Rais: They are on the sidelines and waiting for the strongest wind. If PDI-P looks the strongest, that's where they will move. If it looks as if Golkar is winning, they could swing to Golkar. But it would be better if they did not join the election, because the military is the backbone of our defense and security and should be above all groups in society.

TIME: You have long been a critic of the military's dual function, in both defense and politics. How have they received you as the head of the country's highest body?
Rais: To my surprise, even their leaders have adjusted themselves to the new situation. Now, I can talk to [armed forces chief] Wiranto and his colleagues freely and friendly. There is no more psychological handicap.

TIME: How about Wiranto's chances as vice president?
Rais: The possibility is there, but I think the students will be against that kind of deal, and many parties cannot accept a military leader as vice president. But I don't know if its essentially unacceptable or still open-ended.

TIME: Will the voting be one-man, one-vote or by consensus?
Rais: One-man, one-vote.

TIME: Will there be violence if Megawati is defeated?
Rais: It depends on Megawati's group, but they still have ample time. The only way out is if they can reach out to me, Golkar's Akbar Tandjung, Gus Dur, the military and other politicians, so our differences are not antagonistic. But if we look at predictions before the June elections, it took place without any significant disturbances. And before the opening of the Assembly session many feared there would be demonstrations, but they have not happened.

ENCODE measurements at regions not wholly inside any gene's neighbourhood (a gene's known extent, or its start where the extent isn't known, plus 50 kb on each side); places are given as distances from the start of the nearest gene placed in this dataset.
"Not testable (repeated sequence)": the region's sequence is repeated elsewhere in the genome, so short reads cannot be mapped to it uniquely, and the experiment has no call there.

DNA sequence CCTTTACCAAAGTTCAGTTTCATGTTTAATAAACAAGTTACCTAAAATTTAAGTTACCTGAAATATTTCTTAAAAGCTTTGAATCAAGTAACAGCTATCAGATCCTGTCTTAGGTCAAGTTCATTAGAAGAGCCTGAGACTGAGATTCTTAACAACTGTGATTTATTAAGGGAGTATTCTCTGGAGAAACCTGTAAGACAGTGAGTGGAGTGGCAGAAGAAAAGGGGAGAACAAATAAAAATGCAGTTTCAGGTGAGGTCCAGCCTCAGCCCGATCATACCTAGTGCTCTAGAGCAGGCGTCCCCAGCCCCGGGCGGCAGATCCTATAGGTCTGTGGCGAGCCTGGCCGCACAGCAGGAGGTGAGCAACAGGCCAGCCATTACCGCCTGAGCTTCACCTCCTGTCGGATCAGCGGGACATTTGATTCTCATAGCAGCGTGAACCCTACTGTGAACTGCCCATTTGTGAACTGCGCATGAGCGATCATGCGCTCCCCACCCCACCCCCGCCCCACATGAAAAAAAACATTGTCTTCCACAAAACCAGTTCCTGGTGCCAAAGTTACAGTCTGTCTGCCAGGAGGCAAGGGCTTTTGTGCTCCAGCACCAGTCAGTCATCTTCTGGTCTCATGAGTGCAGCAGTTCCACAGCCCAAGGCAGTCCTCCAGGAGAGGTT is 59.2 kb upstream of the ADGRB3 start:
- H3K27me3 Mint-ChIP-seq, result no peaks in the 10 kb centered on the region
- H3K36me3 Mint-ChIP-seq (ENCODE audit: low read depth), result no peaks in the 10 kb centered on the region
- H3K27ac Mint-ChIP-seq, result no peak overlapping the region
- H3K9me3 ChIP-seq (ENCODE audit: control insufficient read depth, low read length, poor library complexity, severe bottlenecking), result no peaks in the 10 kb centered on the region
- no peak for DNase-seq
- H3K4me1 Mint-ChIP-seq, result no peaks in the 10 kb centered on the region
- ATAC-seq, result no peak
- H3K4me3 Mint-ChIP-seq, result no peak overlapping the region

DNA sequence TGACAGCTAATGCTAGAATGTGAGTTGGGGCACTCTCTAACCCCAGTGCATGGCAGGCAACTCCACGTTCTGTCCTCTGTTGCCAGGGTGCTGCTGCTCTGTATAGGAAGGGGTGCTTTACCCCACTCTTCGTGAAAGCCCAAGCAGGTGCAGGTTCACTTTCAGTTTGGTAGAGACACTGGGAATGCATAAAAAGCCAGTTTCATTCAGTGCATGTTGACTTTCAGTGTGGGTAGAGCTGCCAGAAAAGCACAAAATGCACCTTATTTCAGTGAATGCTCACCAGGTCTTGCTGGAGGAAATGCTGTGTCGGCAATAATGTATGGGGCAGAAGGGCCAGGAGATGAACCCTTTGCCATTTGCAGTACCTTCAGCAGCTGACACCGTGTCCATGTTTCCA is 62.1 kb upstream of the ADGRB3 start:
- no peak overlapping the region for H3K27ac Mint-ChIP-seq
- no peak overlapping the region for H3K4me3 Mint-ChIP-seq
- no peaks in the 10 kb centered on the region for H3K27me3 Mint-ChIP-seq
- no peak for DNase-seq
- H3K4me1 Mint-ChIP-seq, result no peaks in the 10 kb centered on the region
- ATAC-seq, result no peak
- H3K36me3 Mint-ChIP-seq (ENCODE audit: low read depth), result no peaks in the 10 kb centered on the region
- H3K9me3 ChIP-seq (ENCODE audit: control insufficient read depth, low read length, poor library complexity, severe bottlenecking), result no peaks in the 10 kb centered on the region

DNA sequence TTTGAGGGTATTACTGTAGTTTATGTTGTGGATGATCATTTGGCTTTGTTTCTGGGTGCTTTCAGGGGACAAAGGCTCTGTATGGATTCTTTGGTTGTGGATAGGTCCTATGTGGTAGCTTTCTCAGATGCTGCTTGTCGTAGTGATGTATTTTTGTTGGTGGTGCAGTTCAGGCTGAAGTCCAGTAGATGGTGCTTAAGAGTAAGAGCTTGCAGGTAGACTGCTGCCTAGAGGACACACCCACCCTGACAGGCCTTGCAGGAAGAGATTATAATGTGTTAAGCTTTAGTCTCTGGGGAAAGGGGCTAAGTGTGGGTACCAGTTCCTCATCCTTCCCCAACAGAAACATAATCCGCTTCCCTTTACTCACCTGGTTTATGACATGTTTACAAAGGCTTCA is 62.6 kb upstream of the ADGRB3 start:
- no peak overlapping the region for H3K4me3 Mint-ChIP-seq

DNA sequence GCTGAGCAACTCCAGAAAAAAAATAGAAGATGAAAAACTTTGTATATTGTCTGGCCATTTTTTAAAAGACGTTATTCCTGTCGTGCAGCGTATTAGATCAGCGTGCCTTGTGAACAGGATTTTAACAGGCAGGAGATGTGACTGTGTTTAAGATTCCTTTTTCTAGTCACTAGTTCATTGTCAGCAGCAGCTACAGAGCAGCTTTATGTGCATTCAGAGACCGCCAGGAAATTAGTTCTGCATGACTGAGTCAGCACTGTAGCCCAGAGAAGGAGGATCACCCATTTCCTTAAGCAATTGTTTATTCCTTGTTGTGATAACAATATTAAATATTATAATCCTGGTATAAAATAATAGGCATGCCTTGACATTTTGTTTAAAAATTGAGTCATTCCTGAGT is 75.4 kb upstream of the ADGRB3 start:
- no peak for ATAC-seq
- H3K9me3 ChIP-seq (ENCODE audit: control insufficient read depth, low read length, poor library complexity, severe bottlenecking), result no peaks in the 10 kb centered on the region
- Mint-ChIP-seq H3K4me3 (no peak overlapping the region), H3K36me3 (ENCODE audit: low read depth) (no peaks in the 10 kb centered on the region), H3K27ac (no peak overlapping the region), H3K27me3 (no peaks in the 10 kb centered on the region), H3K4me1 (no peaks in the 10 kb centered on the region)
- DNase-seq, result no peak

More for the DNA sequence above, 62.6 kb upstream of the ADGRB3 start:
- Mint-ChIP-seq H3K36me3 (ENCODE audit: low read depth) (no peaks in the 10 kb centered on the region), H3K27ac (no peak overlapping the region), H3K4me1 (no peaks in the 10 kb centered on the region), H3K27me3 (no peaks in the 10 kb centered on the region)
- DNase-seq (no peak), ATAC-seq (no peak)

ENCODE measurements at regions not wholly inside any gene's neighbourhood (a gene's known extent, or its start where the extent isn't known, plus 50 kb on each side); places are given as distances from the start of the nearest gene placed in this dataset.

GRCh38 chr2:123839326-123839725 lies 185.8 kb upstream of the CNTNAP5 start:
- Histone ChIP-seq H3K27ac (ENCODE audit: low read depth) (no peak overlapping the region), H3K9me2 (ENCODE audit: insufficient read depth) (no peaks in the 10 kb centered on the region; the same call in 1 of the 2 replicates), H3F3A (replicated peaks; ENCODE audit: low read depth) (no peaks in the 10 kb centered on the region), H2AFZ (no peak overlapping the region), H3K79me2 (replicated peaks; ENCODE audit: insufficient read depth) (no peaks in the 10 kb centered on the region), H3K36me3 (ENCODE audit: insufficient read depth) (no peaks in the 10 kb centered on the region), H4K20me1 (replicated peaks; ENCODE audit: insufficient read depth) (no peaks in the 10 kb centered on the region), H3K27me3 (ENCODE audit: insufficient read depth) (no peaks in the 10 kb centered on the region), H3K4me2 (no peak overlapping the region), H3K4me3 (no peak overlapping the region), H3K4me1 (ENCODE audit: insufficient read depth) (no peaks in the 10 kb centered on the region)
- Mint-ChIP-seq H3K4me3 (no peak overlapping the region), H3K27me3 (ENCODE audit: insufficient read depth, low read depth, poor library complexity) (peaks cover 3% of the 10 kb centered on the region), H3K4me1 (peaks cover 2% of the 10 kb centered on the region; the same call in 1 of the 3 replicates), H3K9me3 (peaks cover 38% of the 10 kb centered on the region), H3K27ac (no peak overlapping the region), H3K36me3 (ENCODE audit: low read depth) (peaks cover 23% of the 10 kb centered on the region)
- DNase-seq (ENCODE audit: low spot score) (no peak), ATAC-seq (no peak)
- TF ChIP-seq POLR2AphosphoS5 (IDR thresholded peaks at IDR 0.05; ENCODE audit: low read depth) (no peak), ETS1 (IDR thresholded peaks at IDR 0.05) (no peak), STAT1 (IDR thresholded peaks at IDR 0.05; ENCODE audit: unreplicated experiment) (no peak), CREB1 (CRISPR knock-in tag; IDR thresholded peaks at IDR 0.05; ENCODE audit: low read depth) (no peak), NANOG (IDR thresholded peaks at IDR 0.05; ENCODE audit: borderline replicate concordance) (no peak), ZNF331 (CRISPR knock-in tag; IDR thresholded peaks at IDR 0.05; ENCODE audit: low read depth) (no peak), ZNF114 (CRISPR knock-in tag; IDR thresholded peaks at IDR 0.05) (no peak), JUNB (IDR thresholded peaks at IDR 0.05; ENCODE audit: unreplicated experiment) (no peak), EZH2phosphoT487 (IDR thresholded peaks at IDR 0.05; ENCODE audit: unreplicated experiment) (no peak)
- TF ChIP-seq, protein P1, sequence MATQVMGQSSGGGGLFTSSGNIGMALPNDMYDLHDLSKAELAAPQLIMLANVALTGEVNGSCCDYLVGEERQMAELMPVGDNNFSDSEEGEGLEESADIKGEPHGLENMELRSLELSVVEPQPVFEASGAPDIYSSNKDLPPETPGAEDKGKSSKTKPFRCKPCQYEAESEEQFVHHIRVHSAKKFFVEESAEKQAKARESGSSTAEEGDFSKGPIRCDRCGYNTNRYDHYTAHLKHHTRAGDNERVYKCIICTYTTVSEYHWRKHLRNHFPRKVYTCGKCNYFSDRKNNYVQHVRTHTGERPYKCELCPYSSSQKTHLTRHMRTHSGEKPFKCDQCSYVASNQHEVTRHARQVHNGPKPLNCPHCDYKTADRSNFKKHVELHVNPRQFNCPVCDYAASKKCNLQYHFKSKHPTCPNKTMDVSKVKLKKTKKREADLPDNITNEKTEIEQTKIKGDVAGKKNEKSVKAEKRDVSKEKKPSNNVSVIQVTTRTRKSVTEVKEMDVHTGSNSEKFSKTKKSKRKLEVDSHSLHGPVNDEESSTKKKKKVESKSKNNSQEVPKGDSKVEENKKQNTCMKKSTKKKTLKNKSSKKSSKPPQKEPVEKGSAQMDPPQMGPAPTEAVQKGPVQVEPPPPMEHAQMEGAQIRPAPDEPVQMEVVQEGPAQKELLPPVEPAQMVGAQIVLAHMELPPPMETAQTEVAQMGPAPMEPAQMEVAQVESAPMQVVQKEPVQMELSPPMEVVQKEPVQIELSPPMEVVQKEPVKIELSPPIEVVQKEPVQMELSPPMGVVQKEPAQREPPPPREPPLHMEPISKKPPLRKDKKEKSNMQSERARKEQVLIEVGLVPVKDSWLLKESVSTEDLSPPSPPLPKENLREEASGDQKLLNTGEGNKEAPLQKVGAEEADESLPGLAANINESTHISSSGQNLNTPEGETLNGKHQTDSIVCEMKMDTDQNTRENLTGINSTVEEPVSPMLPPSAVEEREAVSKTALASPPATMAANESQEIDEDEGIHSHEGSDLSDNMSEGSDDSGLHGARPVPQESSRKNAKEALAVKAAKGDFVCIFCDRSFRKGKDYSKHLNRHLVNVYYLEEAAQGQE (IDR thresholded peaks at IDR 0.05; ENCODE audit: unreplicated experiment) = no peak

TIME: What about the millions who thought they were voting for Mega as president? Do they understand that the system may not allow this to happen?
Rais: The interesting aspect is that almost all of our TV stations are covering the ABCs of the election, even in villages in the most remote areas. They can follow the day-to-day developments. They can understand what is going on.

TIME: Could Megawati be accepted by the Central Axis and other Moslem-oriented members?
Rais: Yes, but with one condition: Megawati must also accommodate their aspirations in the new power structure.

TIME: How? By appointing cabinet members?
Rais: I think so. It's as simple as that.

TIME: Will the role of the president and vice president be redefined?
Rais: According to our constitution, the vice presidency is symbolic until something happens to the president. Only then can the vice president take over. But we will make amendments, and probably the vice president will get some more authority.

TIME: How influential has money been in this process?
Rais: I don't know, but I haven't smelled any until now.

TIME: Will East Timor's independence be ratified?
Rais: Yes. I think it will be recognized officially by the end of the closing session as no longer part of Indonesia.

TIME: What effect will that have on the next government?
Rais: The next government will have to give wide-ranging autonomy to our outer provinces like Riau, Aceh and Irian Jaya.